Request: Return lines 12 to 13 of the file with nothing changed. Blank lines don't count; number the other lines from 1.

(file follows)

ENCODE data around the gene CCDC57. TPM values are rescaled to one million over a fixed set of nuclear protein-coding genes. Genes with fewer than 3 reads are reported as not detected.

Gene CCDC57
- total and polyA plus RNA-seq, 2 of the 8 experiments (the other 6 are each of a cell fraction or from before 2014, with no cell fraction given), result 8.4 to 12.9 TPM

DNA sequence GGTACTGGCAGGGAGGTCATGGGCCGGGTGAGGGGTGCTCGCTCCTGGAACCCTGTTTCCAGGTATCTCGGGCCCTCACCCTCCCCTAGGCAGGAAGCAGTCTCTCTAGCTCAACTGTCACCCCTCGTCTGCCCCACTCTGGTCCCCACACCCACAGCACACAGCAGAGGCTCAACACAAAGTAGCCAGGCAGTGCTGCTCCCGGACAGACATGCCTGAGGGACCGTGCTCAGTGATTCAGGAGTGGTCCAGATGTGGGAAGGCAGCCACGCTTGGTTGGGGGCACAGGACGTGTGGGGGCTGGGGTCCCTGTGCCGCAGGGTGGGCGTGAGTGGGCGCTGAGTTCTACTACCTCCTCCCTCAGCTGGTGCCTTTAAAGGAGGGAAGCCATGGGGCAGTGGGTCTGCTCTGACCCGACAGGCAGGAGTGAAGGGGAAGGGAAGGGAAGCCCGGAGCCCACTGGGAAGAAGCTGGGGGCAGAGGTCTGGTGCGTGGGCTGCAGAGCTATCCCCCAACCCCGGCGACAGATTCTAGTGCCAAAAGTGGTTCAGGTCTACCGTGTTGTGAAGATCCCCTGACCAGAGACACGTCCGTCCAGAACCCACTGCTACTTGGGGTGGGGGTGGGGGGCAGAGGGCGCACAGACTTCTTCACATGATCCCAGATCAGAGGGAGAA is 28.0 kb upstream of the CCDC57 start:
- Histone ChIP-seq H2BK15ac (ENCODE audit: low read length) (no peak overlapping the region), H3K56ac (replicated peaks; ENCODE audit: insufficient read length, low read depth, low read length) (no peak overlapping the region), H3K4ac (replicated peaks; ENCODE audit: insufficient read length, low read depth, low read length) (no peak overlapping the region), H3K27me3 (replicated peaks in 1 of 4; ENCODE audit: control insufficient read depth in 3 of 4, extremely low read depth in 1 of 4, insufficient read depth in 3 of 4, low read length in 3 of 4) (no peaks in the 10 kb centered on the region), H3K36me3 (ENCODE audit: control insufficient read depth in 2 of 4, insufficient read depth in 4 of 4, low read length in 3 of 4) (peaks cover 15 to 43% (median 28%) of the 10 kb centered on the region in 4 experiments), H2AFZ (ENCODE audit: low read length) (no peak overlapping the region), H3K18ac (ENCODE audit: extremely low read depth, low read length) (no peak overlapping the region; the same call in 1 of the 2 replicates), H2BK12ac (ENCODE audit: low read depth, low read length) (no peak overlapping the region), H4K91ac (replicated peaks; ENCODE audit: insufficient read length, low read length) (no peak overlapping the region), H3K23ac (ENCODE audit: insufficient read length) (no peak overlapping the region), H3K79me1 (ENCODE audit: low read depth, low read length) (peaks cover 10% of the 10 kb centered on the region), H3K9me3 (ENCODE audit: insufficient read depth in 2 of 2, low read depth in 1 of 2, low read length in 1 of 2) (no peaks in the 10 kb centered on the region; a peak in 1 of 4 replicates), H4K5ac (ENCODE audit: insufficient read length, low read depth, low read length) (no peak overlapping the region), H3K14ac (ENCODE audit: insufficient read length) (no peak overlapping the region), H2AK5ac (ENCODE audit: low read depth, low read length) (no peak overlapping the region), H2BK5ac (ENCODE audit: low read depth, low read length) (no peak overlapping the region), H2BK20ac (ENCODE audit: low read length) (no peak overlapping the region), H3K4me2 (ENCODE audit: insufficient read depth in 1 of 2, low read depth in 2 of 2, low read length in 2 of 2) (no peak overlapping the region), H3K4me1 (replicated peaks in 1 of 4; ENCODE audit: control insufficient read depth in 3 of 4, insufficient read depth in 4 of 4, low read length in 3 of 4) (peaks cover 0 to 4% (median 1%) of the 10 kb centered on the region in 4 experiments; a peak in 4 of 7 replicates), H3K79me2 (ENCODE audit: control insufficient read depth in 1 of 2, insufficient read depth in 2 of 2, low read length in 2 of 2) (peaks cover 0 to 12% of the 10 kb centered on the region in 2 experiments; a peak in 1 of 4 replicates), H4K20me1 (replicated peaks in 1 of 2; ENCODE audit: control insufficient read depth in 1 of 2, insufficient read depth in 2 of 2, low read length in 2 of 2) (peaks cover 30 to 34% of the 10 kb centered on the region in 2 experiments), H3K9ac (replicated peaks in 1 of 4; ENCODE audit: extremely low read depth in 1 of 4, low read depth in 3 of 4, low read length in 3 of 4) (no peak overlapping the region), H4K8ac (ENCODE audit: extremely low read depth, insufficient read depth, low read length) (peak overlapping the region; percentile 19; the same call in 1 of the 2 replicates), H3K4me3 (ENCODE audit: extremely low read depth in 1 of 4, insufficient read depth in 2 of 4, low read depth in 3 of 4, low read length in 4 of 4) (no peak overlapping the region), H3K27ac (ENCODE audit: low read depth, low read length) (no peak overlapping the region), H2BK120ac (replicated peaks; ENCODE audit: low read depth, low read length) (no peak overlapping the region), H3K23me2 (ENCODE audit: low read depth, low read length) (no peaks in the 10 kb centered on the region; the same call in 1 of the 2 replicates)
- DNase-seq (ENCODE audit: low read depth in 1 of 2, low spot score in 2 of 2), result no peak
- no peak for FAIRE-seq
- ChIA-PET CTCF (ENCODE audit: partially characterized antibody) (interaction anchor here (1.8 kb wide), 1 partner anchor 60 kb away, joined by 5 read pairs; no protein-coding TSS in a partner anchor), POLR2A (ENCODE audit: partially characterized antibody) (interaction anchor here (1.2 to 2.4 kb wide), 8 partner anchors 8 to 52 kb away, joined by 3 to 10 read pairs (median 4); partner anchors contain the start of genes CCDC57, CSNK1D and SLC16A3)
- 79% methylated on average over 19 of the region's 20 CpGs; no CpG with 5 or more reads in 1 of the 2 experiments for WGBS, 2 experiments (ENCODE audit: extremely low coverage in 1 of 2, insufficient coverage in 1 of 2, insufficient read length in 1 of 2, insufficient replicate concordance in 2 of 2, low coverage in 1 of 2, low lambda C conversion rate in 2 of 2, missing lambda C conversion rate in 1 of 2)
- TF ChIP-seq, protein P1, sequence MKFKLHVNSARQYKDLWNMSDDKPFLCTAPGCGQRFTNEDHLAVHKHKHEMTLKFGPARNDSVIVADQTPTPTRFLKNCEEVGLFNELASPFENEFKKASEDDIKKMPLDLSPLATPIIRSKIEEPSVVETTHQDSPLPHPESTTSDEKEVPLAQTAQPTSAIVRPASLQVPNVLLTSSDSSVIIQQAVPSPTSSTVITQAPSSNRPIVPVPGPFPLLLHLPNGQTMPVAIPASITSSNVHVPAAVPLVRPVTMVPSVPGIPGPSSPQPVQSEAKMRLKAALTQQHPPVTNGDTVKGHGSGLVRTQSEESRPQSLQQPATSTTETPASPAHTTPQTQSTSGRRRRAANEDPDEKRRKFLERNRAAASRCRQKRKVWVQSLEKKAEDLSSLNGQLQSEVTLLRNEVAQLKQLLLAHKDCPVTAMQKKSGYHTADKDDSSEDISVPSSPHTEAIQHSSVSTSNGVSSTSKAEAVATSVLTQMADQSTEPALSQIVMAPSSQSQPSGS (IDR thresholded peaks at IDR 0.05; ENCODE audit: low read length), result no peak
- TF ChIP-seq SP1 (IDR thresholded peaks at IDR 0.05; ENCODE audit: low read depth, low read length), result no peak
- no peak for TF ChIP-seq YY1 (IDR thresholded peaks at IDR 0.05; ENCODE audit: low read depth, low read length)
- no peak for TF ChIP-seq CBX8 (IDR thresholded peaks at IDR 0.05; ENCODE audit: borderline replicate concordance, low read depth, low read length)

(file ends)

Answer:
- no peak for TF ChIP-seq YY1 (IDR thresholded peaks at IDR 0.05; ENCODE audit: low read depth, low read length)
- no peak for TF ChIP-seq CBX8 (IDR thresholded peaks at IDR 0.05; ENCODE audit: borderline replicate concordance, low read depth, low read length)